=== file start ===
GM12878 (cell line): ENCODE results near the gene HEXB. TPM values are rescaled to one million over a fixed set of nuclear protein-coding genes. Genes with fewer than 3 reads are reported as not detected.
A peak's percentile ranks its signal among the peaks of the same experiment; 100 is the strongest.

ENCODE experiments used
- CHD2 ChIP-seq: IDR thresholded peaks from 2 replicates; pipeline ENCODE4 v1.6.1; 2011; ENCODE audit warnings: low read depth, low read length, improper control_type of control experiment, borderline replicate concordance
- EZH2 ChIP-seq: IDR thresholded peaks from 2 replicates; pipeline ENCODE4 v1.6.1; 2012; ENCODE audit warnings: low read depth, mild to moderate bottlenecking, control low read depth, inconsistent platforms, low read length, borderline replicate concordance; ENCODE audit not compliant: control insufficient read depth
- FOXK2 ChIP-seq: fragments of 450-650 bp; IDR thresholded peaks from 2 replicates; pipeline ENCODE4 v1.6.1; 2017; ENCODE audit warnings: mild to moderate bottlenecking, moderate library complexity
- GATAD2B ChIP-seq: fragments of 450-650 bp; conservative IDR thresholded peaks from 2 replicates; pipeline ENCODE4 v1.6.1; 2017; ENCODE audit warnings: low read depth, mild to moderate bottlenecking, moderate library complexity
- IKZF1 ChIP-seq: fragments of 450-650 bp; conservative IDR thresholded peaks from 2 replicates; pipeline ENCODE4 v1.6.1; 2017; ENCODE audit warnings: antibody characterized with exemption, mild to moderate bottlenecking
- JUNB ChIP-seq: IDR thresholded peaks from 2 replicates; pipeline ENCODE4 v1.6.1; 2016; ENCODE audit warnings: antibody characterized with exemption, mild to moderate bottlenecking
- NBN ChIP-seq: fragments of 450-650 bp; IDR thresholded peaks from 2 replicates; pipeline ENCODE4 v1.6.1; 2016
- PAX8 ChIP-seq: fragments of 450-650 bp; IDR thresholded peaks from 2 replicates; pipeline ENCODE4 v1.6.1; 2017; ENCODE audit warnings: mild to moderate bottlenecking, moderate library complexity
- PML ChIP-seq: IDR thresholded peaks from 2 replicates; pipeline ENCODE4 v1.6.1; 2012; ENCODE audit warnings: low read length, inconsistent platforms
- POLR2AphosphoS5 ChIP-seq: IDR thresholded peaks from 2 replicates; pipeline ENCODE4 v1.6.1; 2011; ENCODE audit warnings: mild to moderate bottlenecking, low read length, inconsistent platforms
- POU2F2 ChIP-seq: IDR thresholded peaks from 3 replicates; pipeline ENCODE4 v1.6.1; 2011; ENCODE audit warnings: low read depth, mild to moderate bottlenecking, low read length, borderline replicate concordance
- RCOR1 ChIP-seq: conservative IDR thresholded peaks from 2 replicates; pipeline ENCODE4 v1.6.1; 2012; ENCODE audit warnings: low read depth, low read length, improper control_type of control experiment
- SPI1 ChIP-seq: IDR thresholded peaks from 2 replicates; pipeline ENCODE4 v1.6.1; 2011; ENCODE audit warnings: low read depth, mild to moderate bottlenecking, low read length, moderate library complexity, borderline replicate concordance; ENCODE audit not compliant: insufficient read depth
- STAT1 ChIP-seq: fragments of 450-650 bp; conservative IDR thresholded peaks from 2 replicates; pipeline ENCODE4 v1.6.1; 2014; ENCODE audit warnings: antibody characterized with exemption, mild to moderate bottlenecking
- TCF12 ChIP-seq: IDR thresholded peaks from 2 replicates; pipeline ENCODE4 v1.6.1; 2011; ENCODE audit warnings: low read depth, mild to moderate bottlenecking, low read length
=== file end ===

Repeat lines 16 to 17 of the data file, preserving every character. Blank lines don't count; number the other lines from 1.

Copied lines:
- SPI1 ChIP-seq: IDR thresholded peaks from 2 replicates; pipeline ENCODE4 v1.6.1; 2011; ENCODE audit warnings: low read depth, mild to moderate bottlenecking, low read length, moderate library complexity, borderline replicate concordance; ENCODE audit not compliant: insufficient read depth
- STAT1 ChIP-seq: fragments of 450-650 bp; conservative IDR thresholded peaks from 2 replicates; pipeline ENCODE4 v1.6.1; 2014; ENCODE audit warnings: antibody characterized with exemption, mild to moderate bottlenecking